When asked to comment on specific details in this story, a CBP spokesperson responded with a canned statement replete with the sort of pseudo-military terminology that betrays the agency’s sense of itself not as a civil customs service but as some kind of counterterrorism strike force. “CBP has adapted and adjusted our actions to align with current threat information, which is based on intelligence,” the statement reads in part. “As the threat landscape changes, so does CBP.” The agency declined to put me in touch with Moncivias and the other officers named in this account or to make an official available for an interview, but a CBP source mentioned that the “port director” had reviewed “the tape” of the encounter. I found that very interesting, because I had specifically asked Moncivias and the other officers if I was being videotaped or recorded, and they had categorically denied it.
We passed through a detention area harshly illuminated by fluorescent lights where armed CBP officers in dark uniforms outnumbered the few tired-looking travelers. The officers all had Homeland Security patches on their shoulders and pistols on their belts. Moncivias sat me down in a side room with a desk, two chairs, and a microscope on a filing cabinet. He left the door open.
A bespectacled supervisor named Lopez made an appearance. In a polite back-and-forth, I was told that I was not under arrest or suspected of any crime, and my citizenship was not in doubt, but if I didn’t answer the question asked by the “incident officer,” I wouldn’t be allowed into the United States — which I later learned was an empty threat, as CPB cannot exclude American citizens from entering the country. Lopez handed me some brochures and left the room.
Moncivias was joined by an Anglo officer named Pomeroy, who had a shaved head and looked a little older. They stared at me expectantly.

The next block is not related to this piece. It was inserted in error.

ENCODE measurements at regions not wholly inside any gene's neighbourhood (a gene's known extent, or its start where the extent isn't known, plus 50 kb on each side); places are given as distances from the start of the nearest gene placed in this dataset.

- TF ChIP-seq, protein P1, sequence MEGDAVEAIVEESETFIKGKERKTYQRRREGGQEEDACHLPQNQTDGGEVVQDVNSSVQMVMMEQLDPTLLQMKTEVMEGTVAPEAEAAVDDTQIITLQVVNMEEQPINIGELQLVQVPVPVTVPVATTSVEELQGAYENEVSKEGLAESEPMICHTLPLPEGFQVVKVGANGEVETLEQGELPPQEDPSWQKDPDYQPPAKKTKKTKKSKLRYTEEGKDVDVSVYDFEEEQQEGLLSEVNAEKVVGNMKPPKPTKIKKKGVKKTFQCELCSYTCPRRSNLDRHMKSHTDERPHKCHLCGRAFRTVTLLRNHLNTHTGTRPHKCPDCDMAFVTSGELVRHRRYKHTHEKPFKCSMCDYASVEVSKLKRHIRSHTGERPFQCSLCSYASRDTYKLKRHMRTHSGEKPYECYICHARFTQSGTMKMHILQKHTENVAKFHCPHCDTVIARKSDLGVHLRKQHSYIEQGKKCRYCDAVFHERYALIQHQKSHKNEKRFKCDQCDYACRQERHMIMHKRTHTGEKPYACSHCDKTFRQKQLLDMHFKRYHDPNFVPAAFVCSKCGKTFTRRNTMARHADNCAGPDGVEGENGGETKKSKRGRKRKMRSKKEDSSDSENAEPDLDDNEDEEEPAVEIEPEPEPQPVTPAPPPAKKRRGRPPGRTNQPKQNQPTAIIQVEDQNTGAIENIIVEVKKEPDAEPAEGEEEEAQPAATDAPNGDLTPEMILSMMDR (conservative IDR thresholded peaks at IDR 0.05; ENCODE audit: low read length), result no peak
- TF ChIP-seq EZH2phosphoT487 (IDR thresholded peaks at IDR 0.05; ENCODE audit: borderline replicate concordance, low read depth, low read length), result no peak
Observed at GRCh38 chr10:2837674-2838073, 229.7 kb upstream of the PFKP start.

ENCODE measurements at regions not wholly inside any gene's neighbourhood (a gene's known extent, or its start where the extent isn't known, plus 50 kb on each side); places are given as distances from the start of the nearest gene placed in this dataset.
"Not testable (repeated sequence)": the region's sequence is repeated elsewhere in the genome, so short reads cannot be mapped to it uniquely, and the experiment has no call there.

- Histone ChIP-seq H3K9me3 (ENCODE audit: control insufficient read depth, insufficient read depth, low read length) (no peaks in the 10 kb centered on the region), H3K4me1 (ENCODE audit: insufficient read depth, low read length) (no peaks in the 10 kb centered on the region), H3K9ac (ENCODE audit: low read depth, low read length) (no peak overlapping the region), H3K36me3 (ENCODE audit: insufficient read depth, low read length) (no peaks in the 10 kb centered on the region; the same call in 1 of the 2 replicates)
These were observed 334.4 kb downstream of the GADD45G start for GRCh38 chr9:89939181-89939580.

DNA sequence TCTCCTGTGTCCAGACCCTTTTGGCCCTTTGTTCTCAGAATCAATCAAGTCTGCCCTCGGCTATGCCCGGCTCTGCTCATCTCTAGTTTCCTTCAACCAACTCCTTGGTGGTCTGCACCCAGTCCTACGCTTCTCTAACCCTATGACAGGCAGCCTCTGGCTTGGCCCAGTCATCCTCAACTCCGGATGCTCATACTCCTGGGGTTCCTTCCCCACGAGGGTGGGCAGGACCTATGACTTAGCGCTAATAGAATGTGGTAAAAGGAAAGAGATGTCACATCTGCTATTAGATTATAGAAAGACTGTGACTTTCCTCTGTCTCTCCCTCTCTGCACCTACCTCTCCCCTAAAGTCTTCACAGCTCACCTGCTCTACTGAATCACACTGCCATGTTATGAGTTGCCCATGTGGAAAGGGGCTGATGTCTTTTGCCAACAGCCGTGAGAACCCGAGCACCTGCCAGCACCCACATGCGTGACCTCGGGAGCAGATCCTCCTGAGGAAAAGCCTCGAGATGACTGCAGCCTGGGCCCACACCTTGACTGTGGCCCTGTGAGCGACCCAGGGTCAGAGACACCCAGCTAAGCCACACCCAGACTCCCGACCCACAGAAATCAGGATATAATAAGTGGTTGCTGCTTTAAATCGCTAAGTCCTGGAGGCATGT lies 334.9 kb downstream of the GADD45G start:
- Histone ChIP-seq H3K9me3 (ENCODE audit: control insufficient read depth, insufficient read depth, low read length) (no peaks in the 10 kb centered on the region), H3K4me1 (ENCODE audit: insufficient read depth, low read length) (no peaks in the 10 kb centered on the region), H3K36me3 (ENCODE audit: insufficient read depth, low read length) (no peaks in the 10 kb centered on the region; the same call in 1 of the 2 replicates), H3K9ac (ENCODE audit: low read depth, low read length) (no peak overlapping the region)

“Fine,” I said. “For the last six months, I’ve been doing an investigative journalism project to determine which restaurant has the best guacamole in all of Mexico.”
Moncivias didn’t miss a beat. “And what restaurant is that?”
“El Parnita, on Avenida Yucatán in Mexico City,” I told him, truthfully.
The flippancy would cost me. From then on out, the officers made it clear that I was in for a long delay. When I saw how mad they were, I lost interest in the principle of the thing. In reality, I didn’t care if they knew what the story was about. The draft was done, and my editors had a copy. All I cared about was getting home to a cup of coffee, a sandwich, a shower, and my bed. In an effort to smooth things over, I said that if they really had to know, I was finishing up a story for Rolling Stone about some guys from Texas and Arizona who sold helicopter machine guns to a Mexican cartel and that I’d been in Mexico City to interview a government official who, for understandable reasons, didn’t want his name bandied about. I apologized for my grouchiness, blaming it on the stress of travel.